To be an artist requires critical thinking as a way of life. It involves directly experiencing life, seeing acutely and feeling deeply—not just note taking in the lecture hall and looking at other people's work. It involves constant questioning, not just of authority, but of everything, particularly those things that are commonly accepted as "givens"—common notions about meaning, perception and the nature of reality. Since language, image and symbology are the primary tools for propagating the norms of the prevailing society, attention to the subtleties of language, image and symbology are crucial to the artist.

In addition to assuring that one is not blindly accepting the preconceptions of others, the development of an artist involves the willful destruction of one's own preconceptions—among the most difficult things to do. The earlier that one starts down this path the easier it is. Becoming an artist is not something one accomplishes—it is a painstaking, yet exhilirating, lifelong process. One cannot simply print up a business card with the title "Artist" or "Designer", on it and consider the job done. One has to become an artist, again, every morning when one rises.

Becoming an artist again each day requires continuous challenging of oneself. Habit and laziness are poison to the artist. It is important for the artist to do something extremely difficult, every day. The challenge does not need to be artistic in nature, but it should be a real challenge.

What is a real challenge? A real challenge may be reconciling with a difficult parent or sibling, or tackling one's fears head-on, (such as fears of heights or of public speaking); or doing something that requires extreme attention and skill, such as learning to ice climb or ride a motorcycle. It is important that the outcome of the challenge rest entirely in your own hands. If your heart isn't pounding, if the hair is not standing up on the back of your neck, if you are not weak in the knees, or feeling slightly ill... it's not a true challenge. Life is not a theme park or a game, and more than anything, an artist must truly live life in order to produce work of substance.

Out of this approach to becoming an artist, these five short ruminations cover a range of issues that I have found in my years of teaching to be sources of confusion among both students of the arts and creative professionals.

Some of the thoughts we will cover include: the notions, preconceptions, misconceptions and downright delusional thinking surrounding art, photography, graphics, images and art derived from photographic images: the formation of imagery by complex neural and nervous system actions and interactions; memories of images; binocular vision, evil twins, mirror images, reflections and self-reflection; and the relationship of imagery to vision.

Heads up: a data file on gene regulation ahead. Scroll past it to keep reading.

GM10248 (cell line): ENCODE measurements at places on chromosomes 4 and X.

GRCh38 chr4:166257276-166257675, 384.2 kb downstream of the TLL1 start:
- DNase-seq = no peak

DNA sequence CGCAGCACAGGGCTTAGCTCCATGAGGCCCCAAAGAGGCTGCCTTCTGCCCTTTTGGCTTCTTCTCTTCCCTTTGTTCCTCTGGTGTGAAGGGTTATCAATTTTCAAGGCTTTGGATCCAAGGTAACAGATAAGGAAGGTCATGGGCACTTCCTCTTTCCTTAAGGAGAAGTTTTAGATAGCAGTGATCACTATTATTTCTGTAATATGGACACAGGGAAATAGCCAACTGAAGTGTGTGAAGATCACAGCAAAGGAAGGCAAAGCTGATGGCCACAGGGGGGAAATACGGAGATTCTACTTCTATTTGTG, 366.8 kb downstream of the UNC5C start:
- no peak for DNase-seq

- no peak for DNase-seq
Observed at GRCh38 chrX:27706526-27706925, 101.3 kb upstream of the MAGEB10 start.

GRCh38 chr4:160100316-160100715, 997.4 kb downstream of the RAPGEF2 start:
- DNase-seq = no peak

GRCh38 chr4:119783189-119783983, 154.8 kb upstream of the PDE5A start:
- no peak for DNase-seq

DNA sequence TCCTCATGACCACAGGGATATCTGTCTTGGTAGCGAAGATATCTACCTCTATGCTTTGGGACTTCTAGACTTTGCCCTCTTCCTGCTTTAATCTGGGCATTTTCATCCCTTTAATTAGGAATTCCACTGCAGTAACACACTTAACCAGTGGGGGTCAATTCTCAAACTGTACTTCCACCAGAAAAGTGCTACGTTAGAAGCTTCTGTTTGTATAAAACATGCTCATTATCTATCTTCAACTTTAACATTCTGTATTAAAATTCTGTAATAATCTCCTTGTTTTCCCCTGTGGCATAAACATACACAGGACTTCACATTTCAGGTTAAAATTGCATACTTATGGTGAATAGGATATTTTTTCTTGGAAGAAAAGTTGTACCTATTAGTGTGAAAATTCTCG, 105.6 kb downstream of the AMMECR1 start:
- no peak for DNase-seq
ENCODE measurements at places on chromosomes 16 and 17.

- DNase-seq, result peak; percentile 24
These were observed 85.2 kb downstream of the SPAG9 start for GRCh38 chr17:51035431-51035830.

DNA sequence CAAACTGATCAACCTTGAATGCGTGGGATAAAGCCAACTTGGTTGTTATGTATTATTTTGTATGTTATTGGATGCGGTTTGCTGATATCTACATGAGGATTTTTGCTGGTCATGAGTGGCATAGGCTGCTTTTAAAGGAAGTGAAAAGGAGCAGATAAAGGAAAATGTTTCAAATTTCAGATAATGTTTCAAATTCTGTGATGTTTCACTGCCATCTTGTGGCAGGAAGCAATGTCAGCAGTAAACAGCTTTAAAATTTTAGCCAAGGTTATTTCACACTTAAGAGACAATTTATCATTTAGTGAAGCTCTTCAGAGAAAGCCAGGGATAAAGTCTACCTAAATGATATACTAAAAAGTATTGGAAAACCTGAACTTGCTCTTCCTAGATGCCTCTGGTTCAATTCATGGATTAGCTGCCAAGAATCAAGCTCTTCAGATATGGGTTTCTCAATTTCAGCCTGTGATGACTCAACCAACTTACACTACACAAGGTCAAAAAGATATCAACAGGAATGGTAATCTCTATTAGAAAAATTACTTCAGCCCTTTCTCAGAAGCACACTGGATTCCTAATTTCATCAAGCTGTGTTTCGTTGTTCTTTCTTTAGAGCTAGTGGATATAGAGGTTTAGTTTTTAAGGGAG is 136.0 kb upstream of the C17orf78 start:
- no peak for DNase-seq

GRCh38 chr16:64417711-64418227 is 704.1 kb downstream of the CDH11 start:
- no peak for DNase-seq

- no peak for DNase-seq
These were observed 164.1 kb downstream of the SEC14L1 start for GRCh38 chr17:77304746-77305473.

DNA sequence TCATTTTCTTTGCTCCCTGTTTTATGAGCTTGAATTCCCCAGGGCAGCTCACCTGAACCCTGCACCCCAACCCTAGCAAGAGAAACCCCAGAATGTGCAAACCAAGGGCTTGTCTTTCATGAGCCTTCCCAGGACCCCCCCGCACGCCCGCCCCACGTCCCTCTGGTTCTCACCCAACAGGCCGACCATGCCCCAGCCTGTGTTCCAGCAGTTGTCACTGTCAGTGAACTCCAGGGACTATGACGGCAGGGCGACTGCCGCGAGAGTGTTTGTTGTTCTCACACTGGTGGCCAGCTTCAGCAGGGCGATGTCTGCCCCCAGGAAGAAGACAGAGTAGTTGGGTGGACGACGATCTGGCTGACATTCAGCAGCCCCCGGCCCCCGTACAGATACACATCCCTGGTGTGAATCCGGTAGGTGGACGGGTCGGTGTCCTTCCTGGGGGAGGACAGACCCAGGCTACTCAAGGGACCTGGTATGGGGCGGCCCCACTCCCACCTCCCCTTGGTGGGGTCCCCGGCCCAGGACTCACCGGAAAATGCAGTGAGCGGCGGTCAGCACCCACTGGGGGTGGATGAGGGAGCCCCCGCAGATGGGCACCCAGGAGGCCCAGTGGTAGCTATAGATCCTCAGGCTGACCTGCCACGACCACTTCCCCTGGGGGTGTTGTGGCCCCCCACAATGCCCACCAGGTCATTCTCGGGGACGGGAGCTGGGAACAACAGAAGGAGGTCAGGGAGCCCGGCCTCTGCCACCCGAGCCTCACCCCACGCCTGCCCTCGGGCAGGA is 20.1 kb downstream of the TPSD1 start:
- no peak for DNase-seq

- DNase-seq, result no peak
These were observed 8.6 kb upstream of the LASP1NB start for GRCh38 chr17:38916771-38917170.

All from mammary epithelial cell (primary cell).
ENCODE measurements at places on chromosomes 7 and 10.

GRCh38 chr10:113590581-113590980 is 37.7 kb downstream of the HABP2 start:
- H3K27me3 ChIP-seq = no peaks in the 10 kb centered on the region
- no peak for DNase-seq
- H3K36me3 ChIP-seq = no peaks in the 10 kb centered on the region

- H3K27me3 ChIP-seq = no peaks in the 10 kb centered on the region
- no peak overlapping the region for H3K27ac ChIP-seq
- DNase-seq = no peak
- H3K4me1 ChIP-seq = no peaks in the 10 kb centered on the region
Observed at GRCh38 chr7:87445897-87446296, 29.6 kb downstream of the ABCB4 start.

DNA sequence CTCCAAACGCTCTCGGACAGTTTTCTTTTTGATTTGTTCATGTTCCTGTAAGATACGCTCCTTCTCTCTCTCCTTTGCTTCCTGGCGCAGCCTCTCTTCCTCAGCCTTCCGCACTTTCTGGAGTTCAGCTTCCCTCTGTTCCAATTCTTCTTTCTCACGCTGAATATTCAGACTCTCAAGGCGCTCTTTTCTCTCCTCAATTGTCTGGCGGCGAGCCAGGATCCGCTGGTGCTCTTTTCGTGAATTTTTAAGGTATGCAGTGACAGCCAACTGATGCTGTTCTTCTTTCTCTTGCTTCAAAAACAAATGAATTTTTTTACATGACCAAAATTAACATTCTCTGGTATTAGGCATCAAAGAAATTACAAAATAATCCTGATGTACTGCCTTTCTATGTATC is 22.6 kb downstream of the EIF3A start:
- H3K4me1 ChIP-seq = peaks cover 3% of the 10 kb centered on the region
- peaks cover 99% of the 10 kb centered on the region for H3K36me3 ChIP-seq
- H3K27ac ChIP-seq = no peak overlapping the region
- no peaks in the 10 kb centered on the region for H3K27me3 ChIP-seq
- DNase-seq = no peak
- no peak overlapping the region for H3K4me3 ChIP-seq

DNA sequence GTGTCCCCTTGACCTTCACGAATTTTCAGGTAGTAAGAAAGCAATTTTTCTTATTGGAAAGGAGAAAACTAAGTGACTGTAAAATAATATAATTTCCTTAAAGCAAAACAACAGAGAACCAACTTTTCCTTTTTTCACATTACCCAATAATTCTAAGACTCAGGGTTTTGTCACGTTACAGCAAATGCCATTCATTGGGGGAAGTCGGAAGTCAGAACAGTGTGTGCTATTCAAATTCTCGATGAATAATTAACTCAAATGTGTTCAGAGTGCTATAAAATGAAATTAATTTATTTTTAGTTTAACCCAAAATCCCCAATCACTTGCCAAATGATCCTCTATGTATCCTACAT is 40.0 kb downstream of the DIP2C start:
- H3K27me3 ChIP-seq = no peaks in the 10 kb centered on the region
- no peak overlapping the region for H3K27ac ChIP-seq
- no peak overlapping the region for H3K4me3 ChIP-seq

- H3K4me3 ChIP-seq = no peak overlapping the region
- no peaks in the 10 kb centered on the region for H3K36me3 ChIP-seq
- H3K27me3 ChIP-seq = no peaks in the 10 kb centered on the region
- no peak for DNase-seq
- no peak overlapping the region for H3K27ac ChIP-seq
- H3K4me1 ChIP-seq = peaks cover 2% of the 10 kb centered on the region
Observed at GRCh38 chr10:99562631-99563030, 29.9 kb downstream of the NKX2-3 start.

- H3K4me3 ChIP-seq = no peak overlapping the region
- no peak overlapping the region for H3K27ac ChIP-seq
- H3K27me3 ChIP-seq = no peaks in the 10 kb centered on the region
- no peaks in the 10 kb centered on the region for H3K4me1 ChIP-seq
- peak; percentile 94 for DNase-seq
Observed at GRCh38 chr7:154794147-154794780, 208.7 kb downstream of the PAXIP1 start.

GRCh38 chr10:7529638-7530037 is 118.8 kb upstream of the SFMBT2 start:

The images that accompany these writings are not illustrations of any specific subjects being discussed, but are examples of work done with the above thoughts in mind.

May some of these ramblings challenge some of your preconceptions, and by doing so, bring you some enjoyment, if not actual enlightenment.

- Roy Montibon

A graduate of Art Center College of Design, Roy has taught and mentored over 6,000 artists, designers and media professionals—undergraduates, graduate students and working professionals—for more than 24 years. The author addresses areas of significant confusion in these five short essays. These essays are excerpted direcly from from Roy's lectures and course notes Powerful Design, Fundamentals of Design and The Creative Process, delivered from 1987 through 2010 in the UCLA Extension Visual Arts and Design-Communication Arts programs; from lectures on new media delivered at a variety of universities and conferences in California; and from innumerable conversations and mentoring sessions with students and young professionals. These thoughts and links have been updated for PHOTO | GRAPHIC | IMAGE | ARTS.

Roy and Julie are the founders of the Ministry of Strategic Creative Improvisation, (mSCI). mSCI hosts career mentoring (Design Career | Creative Path) and professional development seminars (Adventures in Art, Photography, Design &Technology) that cover creative process issues including: Vision, Mission, Strategy, Experience Design, Unconventional Thinking and Counterintuitive Planning, Coherent Decision Making, Improvisational Methodologies, Mental Landscaping, and Random Distruptions and Intentional Spontaneity.

For more information:
The Montibon Company, LLC
TMC on LinkedIn
Sanctuary Studios